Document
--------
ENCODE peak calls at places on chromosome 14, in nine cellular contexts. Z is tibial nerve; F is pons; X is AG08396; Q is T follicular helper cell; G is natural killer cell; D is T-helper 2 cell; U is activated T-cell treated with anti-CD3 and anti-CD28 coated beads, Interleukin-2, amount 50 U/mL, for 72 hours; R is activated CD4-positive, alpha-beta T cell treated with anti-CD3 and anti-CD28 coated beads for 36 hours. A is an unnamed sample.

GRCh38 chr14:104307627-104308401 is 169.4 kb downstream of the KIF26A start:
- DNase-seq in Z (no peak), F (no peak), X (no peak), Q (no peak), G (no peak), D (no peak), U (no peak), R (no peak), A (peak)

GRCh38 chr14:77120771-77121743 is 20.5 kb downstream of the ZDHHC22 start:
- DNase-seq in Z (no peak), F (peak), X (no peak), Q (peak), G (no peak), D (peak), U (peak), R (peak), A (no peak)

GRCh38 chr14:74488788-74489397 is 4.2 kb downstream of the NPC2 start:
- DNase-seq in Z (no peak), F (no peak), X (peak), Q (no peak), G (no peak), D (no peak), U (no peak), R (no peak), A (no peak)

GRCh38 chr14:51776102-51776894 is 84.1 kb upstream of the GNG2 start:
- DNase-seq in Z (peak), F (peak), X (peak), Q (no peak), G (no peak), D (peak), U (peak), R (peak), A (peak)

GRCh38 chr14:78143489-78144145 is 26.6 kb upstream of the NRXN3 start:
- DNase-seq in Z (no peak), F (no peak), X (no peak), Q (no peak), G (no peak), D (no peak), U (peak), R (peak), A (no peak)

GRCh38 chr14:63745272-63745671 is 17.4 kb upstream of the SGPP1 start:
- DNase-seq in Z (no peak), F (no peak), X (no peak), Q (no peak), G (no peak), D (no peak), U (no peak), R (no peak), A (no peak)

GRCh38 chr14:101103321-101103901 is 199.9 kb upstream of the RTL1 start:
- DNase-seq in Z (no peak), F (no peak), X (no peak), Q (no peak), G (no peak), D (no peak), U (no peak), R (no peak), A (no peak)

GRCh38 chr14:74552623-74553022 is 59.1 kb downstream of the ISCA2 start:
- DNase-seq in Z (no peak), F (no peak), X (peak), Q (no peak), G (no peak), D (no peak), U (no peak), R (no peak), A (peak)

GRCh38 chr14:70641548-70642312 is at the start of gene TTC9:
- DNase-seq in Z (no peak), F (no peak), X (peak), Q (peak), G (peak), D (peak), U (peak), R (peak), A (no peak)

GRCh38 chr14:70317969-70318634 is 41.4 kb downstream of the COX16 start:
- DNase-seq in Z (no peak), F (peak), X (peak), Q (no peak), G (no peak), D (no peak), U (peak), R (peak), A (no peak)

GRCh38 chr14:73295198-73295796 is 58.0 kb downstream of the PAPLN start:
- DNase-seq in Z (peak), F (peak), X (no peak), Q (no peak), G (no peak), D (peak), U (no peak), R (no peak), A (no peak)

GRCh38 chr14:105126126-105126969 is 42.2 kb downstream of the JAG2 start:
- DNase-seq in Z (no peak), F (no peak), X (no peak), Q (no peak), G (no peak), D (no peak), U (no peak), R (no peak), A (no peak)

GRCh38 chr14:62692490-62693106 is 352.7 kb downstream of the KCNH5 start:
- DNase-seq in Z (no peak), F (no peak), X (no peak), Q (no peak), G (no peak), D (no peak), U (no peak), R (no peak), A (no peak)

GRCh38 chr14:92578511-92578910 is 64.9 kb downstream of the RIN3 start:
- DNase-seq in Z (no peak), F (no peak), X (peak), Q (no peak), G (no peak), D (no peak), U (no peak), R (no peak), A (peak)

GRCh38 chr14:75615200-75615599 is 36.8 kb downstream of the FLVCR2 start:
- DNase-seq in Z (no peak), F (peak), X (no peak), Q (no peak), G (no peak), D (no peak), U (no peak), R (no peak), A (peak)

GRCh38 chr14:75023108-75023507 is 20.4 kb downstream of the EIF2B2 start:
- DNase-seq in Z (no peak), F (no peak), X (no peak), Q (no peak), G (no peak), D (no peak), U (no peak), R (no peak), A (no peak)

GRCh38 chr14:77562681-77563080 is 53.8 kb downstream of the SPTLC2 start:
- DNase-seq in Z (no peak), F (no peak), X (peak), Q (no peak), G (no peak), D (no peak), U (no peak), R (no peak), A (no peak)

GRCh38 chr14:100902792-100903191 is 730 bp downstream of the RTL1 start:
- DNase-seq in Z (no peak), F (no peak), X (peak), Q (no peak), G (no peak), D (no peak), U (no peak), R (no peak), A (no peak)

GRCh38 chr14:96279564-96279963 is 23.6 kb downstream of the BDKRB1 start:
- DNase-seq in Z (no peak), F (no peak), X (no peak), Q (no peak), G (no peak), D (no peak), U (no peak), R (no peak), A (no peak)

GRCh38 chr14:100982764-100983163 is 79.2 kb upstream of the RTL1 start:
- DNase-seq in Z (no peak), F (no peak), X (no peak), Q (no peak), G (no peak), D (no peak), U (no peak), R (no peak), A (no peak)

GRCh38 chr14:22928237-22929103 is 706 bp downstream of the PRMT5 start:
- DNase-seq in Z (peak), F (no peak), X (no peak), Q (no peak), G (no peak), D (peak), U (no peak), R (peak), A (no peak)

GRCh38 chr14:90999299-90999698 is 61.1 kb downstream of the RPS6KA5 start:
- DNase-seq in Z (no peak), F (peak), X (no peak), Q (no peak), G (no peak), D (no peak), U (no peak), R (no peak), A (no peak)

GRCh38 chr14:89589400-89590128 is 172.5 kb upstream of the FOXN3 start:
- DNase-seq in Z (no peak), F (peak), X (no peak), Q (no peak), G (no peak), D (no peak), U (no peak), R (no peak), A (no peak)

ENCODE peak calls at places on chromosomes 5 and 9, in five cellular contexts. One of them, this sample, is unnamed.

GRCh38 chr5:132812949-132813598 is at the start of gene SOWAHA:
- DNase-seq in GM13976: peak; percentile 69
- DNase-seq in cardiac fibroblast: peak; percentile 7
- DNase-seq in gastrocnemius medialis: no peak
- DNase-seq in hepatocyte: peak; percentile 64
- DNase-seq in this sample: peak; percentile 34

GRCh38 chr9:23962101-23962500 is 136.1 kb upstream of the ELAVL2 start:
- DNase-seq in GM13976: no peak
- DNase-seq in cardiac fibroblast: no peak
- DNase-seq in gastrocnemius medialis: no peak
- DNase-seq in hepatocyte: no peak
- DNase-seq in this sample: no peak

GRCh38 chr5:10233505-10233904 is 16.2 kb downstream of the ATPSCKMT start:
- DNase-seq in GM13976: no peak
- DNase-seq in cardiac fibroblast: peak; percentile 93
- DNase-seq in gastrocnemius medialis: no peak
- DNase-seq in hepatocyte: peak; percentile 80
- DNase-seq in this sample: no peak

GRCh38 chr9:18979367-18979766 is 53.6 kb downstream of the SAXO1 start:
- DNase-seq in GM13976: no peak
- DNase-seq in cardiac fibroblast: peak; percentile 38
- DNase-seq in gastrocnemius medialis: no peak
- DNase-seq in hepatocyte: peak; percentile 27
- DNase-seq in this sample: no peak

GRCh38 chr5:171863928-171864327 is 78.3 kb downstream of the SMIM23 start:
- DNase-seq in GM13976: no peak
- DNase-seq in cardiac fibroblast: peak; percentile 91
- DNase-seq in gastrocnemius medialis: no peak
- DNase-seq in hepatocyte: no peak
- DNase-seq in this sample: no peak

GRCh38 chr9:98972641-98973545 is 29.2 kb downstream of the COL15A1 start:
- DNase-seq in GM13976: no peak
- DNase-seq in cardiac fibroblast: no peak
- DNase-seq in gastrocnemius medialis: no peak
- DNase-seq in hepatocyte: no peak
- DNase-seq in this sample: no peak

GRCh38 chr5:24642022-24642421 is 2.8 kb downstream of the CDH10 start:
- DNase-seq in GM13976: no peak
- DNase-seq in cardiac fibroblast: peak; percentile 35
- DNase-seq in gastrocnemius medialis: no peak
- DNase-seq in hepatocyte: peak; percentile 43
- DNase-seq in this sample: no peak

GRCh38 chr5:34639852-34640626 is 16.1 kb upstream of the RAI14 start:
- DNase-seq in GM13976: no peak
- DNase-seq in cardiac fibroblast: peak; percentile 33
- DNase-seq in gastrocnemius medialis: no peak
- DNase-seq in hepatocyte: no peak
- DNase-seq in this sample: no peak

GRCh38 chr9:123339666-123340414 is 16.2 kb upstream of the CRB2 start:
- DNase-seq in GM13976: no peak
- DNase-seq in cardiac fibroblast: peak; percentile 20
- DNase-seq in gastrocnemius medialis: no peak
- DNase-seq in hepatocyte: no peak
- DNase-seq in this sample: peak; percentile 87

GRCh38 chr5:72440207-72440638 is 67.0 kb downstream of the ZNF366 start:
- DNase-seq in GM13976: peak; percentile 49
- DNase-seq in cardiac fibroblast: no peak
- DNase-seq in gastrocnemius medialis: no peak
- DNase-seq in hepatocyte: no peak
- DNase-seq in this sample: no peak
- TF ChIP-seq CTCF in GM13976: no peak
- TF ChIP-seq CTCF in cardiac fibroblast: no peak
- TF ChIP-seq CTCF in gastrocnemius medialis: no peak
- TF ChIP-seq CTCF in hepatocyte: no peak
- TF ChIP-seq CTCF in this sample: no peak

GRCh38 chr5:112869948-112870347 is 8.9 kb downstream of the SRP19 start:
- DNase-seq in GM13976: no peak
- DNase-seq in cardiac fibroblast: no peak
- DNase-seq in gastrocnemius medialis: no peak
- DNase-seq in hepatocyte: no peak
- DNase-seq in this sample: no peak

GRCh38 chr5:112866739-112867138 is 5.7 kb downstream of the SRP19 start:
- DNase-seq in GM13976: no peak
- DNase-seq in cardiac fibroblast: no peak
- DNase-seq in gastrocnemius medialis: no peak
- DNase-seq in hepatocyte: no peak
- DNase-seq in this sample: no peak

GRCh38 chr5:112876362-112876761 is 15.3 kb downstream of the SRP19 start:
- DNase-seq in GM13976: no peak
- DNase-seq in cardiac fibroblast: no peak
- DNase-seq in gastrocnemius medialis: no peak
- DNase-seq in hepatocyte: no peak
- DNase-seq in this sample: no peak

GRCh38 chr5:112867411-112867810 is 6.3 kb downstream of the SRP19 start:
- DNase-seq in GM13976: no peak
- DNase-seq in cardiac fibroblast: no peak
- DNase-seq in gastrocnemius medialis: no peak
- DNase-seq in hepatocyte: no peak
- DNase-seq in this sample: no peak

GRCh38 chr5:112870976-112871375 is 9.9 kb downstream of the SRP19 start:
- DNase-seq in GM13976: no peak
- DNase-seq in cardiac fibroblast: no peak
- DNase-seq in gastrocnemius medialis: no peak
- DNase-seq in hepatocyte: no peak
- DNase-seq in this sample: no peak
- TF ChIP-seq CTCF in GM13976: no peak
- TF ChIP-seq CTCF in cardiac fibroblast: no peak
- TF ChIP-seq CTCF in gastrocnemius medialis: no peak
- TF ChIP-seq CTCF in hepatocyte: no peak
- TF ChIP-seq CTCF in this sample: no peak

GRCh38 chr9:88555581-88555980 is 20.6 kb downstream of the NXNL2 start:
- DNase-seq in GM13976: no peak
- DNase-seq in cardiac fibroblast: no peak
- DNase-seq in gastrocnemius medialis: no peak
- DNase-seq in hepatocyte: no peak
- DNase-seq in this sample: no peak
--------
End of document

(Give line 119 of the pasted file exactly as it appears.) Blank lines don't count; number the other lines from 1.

- DNase-seq in this sample: no peak